competes with reaction (R1) for consumption of the H radical and produces an HO2 radical which has a relatively low reactivity. Sensitivity analysis shows that reaction (R1) and other chain-propagating reactions, such as OH ‡ H2 ˆ H2 O ‡ H and O ‡ H2 ˆ OH ‡ H, exhibit positive sensitivities, while reaction (R2) and other recombination reactions, such as H ‡ OH ‡ M ˆ H2 O ‡ M


exhibit negative sensitivities. At high pressure, the sensitivity of recombination reactions becomes signi®cant due to the increased concentrations of third bodies, particularly for reaction (R2). Therefore, modifying the rate-coecient expressions of these reactions may signi®cantly reduce the discrepancies between the experimental and numerical results of the laminar burning velocity.

Fig. 5 shows rate coecient data for reaction (R2) when the bath gas M is nitrogen [15], indicating that the data greatly vary. At 0.4 MPa, the adiabatic ¯ame temperatures for hydrogen±air mixtures of equivalence ratios 1.0 and 3.0 are 2420 and 1767 K, respectively, meaning a large di€erence of 653 K. As mentioned above, reaction (R2) dominates the ¯ame propagation phenomenon more signi®cantly at low temperatures. Here, we try to enhance this predominance further by decreasing the reaction rate coecient in the region over 2000 K and increasing it in the region below 2000 K. In order to achieve this, the following new approximation expressions were adopted  2:0  1018 T ÿ0:8 …T 6 850 K†; k2 ˆ 5:5  1030 T ÿ4:5 exp …ÿ26:0=RT † …T > 850 K†: …2†


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As for reaction (R3), i.e., H ‡ OH ‡ M ˆ H2 O ‡ M, the same procedure was used and the following new parameter for its rate-coecient expression was yielded k3 ˆ 4:5  1025 T 3:0 :


Substituting the above-mentioned rate coecients of reactions (R2) and (R3) into the mechanism of Yetter et al. [12], recalculations were performed. The results are also shown in Fig. 4 (curves of present work). It can be seen that for / ˆ 1:0, 2.0, the new numerical results agree better with the measurements than the original mechanism, and for / ˆ 3:0, the decreasing gradient becomes steeper. These improvements mean that the modi®ed rate-coecients of reactions (R2) and (R3) e€ectively in¯uence the laminar burning velocities in the low temperature regions.

4. Conclusions

Fig. 4. Relationships between laminar burning velocity and ambient pressure: (a) / ˆ 1:0; (b) / ˆ 2:0; (c) / ˆ 3:0.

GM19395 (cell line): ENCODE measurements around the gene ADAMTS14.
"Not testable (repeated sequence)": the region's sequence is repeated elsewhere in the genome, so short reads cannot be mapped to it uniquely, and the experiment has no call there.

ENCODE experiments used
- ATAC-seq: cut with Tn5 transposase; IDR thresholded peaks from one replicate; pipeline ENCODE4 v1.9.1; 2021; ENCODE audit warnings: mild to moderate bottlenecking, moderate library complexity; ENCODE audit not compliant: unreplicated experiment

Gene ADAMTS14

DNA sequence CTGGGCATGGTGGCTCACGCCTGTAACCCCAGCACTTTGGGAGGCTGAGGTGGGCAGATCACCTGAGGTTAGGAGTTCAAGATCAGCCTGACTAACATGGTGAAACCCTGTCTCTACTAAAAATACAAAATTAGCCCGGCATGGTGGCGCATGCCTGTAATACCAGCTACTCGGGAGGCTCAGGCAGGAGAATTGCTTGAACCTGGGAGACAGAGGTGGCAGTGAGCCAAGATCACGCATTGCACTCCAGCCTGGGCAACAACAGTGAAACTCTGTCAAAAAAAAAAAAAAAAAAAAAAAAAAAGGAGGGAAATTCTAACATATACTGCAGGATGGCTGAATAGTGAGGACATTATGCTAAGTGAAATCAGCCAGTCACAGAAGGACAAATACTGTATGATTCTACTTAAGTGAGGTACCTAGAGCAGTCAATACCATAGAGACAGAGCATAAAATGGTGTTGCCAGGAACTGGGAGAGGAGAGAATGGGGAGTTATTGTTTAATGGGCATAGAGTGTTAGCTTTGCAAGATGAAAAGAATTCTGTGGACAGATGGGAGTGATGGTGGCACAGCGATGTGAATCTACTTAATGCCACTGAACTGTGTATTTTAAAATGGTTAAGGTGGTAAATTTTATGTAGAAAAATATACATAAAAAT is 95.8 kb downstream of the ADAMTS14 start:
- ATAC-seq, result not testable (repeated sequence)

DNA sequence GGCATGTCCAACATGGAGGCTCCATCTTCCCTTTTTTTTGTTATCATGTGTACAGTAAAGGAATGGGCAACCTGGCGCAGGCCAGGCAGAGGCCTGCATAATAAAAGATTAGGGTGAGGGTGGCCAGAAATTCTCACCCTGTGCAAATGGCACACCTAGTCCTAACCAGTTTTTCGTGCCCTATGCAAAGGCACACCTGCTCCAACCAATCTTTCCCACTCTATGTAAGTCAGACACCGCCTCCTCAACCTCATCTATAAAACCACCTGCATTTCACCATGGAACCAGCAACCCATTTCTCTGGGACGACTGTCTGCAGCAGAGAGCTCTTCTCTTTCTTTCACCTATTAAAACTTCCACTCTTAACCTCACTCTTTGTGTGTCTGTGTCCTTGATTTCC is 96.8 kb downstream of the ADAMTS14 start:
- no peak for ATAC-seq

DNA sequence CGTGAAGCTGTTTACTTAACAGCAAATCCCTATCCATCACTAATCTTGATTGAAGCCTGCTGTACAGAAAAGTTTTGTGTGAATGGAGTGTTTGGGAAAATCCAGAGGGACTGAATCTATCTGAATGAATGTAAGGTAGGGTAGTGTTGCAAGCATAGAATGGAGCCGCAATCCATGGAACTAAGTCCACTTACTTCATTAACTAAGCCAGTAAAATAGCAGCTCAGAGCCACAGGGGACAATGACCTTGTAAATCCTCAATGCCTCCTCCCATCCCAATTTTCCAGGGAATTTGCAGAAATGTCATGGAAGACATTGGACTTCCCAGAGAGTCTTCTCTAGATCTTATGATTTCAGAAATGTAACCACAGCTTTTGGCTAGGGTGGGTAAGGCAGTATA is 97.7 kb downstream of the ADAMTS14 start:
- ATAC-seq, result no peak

Fig. 5. Rate-coecient data [15] for H ‡ O2 ‡ M ˆ HO2 ‡ M …M ˆ N2 †.

Laminar premixed ¯ames for hydrogen±air mixtures stabilized with a nozzle-type burner in a high-pressure combustion chamber were investigated both experimentally and computationally. Measurements of laminar burning velocities were conducted using a new technique based on particle tracking velocimetry and image processing. The computations took detailed reaction mechanisms and transport properties into consideration. The following results were obtained: 1. At high pressure, hydrogen±air premixed ¯ames exhibited strong ¯ame instability which results from the interactions between hydrodynamic instability and di€usive-thermal e€ects. 2. The experimental results of laminar burning velocities in the stable pressure regions are in good agreement with numerical results for stoichiometric mixtures, and are larger than numerical results for rich mixtures at high pressures. 3. Comparisons between the present measurements and calculations were made, and by modifying the ratecoecient expressions of recombination reactions, modi®ed rate-coecient parameters that can better reproduce the experimental results were obtained. Nomenclature k reaction rate coecient, cm6 /mol2 s P pressure, MPa R universal gas constant, J/mol K laminar burning velocity, m/s SL T temperature, K magnitude of local velocity vector at Ur the front edge of the preheating zone, m/s V velocity at the burner outlet, m/s / equivalence ratio of the mixture angle between the tangential line of h1 the ¯ame front and the stream line, °

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Acknowledgements The authors gratefully acknowledge the assistance of Mr. Susumu Hasegawa and Mr. Yasuhiro Ogami for performing experiments. This research was partially supported by Toyota Physical and Chemical Research Institute.